I have a fault, if it can be described as such, and am normally too early for meetings and interviews. The problem is that I plan out trips and factor in a very large safety margin for public transport failures, problems finding the right building, and unforeseen events. It was thus that I arrived at the headquarters of the Bohemian and Moravian Trades Union Confederation building on Winston Churchill Square recently and had ample time to contemplate the bulky metal statue of the late British statesman and war hero.
Winston Churchill’s statue appears to show him in his sunset years, clutching a walking stick with his other hand plunged deep in his pocket as if searching for a tram ticket during a check or for some loose change for some bothersome beggar. The expression is of grim resolution. Churchill, or rather his Czech statue, also stares at the trade union building, a massive pile that now has a bit of a forlorn feel with trade union membership numbers in permanent decline over the last 20 years. On the other side of the square are the more modern buildings of the country’s prestigious University of Economics. Across the park and down the hill are the odd assortment of small rather tatty bars, shops, and gambling joints that are a feature of this part of Žižkov.
I don’t know who thought up the idea of sticking the Churchill statue here - maybe it was the only spare square with available statue space at the time – but its context is pretty ironic. First of all, Churchill was disliked by the British trade unions. He was known for taking a hard line against them in various industrial conflicts before the First World War and masterminded the breaking of the General Strike in 1926. Even as a later war hero, Churchill was said to get a subdued welcome in the Welsh Valleys.
Secondly, in spite of being made Chancellor of the Exchequer, essentially minister of finance, Churchill had only the scrapings of understanding of that still raw discipline, economics, when he took up the post. Although he felt uneasy about it, he took the momentous decision for Britain to maintain a strong currency by going back on the gold standard although this is widely believed to have prolonged depression and unemployment. His lack of knowledge meant Churchill was a prisoner of the Bank of England and his officials and their orthodox economic views.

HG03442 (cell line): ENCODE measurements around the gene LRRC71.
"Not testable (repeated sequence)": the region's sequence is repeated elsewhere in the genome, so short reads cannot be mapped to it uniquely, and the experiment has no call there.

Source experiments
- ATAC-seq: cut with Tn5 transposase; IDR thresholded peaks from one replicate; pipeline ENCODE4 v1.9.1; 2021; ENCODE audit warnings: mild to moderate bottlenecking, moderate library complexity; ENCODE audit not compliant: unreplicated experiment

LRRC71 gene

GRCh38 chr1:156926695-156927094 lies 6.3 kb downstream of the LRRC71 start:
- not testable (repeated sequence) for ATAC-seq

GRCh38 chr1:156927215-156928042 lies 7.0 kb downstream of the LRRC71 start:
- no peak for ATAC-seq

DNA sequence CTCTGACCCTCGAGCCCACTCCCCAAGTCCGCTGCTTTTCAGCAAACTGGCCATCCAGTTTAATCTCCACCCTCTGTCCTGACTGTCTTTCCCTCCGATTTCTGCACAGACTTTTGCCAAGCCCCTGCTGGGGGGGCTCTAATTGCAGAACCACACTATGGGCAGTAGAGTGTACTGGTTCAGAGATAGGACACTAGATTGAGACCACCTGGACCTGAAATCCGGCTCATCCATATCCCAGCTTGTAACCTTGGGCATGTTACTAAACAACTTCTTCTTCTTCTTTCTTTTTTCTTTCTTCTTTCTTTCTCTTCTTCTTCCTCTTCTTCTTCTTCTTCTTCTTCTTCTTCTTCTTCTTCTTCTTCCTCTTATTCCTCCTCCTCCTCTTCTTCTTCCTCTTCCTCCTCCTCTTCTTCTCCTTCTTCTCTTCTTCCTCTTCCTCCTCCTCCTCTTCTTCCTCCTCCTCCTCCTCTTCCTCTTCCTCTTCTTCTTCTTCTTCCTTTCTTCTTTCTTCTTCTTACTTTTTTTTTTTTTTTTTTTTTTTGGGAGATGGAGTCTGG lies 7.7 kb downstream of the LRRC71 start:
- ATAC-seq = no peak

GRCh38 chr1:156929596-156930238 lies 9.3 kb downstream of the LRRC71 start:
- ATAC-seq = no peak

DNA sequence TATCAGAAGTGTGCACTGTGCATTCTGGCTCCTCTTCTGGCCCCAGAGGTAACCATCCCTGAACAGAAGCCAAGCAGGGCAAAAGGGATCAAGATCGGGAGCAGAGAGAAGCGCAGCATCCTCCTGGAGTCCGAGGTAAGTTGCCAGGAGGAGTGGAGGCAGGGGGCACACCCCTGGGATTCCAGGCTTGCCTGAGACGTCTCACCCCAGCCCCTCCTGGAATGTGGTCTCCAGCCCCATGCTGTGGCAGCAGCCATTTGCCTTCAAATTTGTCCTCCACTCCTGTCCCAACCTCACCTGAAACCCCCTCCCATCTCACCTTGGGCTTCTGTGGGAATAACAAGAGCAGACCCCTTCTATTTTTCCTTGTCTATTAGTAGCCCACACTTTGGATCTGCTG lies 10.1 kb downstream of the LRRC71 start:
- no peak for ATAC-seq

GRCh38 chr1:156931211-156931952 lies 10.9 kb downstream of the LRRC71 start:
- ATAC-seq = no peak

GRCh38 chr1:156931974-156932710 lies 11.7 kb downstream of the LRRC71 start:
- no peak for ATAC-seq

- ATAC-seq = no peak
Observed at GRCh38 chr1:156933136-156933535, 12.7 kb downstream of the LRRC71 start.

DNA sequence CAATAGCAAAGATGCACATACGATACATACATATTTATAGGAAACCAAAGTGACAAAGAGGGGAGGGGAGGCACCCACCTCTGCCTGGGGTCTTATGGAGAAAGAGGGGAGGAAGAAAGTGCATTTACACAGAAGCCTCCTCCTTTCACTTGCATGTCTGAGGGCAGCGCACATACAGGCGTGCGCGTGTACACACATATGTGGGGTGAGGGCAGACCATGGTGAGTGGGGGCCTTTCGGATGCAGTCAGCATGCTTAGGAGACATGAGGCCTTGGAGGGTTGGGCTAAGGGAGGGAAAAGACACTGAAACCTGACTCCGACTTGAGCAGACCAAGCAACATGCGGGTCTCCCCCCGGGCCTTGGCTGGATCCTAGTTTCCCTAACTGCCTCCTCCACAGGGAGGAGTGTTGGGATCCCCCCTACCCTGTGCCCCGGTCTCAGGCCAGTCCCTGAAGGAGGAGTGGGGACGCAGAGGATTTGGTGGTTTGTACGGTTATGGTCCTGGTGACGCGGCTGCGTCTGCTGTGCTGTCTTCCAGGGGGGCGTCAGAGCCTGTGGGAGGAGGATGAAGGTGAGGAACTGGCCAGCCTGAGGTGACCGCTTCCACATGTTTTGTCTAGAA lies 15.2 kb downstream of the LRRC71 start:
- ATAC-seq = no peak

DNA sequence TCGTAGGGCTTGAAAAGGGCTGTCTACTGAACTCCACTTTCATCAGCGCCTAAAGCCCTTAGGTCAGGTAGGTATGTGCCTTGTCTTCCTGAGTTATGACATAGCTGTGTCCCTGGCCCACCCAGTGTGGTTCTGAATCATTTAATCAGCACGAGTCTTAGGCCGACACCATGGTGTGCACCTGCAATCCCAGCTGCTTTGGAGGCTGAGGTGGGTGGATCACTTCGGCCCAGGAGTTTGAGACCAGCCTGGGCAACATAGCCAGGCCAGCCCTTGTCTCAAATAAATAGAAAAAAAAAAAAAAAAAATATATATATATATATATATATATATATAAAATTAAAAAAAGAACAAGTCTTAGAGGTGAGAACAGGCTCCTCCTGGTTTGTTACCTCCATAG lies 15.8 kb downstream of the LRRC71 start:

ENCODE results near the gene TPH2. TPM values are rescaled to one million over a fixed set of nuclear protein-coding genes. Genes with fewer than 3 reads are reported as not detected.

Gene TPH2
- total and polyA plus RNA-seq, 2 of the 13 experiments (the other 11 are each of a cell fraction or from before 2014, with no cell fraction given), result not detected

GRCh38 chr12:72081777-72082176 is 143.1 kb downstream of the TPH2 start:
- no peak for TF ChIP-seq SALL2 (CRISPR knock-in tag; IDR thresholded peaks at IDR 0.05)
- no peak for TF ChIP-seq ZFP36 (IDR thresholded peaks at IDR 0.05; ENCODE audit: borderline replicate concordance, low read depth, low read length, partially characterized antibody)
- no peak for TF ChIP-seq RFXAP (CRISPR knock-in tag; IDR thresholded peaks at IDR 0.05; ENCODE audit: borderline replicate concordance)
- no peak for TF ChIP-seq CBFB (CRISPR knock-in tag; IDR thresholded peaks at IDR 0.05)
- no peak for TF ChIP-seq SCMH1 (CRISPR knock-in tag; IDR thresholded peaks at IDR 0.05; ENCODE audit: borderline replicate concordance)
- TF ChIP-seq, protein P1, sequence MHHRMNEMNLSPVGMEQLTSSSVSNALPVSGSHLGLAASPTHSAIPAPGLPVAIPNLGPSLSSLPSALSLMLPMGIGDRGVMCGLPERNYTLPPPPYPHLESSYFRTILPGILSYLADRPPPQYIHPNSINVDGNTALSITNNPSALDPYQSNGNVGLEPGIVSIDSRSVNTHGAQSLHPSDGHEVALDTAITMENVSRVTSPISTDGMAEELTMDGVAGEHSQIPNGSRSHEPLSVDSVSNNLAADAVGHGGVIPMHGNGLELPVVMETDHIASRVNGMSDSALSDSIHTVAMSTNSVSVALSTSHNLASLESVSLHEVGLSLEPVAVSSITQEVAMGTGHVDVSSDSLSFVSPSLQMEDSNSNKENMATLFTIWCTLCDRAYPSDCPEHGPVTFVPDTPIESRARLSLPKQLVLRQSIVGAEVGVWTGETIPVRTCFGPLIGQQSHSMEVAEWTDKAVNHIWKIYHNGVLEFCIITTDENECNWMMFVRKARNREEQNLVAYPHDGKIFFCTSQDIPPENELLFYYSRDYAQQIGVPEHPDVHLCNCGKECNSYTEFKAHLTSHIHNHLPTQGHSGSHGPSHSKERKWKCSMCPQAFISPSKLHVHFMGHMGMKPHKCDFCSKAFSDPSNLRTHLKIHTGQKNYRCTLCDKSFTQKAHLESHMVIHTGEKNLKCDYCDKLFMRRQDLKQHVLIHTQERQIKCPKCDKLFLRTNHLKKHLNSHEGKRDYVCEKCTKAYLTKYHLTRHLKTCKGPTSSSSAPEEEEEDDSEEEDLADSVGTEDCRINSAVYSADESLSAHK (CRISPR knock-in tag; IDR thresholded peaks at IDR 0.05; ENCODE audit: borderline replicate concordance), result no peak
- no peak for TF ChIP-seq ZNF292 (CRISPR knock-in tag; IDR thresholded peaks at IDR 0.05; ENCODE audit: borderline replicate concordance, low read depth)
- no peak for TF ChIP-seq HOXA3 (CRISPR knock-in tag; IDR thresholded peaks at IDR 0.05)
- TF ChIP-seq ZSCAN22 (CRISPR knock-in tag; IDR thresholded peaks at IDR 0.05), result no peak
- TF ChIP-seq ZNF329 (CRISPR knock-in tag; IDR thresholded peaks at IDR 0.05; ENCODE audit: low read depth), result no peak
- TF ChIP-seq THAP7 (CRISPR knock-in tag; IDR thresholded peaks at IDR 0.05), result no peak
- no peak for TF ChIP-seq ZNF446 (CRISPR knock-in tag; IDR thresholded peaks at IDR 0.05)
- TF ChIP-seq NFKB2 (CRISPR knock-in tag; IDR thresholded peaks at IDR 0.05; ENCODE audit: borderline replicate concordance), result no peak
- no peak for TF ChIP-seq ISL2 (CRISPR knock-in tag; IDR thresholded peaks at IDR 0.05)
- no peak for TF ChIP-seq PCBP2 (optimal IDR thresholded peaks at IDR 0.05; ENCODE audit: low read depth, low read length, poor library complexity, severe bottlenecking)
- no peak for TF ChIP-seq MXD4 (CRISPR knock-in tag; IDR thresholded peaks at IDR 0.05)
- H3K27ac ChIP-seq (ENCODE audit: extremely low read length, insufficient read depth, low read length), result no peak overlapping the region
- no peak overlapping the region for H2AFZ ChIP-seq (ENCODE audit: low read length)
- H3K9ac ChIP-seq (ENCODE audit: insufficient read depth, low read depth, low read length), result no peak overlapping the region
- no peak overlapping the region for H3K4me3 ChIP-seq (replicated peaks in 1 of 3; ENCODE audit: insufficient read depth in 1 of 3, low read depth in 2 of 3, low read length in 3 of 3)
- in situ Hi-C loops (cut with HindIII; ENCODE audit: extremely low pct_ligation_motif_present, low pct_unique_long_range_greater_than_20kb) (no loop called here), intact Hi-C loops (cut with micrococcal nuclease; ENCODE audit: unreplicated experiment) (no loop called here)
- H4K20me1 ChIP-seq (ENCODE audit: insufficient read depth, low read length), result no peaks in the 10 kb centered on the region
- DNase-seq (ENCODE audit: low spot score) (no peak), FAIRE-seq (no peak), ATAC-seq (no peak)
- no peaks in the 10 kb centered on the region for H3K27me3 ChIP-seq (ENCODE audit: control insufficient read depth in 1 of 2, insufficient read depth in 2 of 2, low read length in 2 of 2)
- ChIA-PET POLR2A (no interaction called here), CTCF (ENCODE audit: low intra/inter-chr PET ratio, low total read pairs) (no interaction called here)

During the university summer break, the economically vague Churchill seemed in better company during my brief visit. Waiting outside the union building for my interview, I was soon spotted by one of a group of unkempt men. He approached across the park. “I have got these meal tickets but I can’t buy cigarettes with them. Can you change them for money,” he asked. He proffered the 50 crown tickets. I explained that I also had meal tickets and sometimes had trouble disposing of them, which is not quite true since they get me regular, if stogy fare, at the radio canteen.
Meal vouchers had the disadvantage that they were not as flexible as money I added. I glanced over at the University of Economics as if expecting some back up on the various types of currency in circulation and waited for the follow up bargaining. But no money to voucher exchange rate was not offered. “Have you got any cigarettes anyway,” the man asked in a heavy Slovak accent and drifted away when I again disappointed him. He returned to his mates in the park and began to roll some ready made smokes. Churchill looked down. If he could walk though I think he would turn his back on the union building and university, light up a cigar with the locals and head across the road into one of the bars for a solid session with the spirits.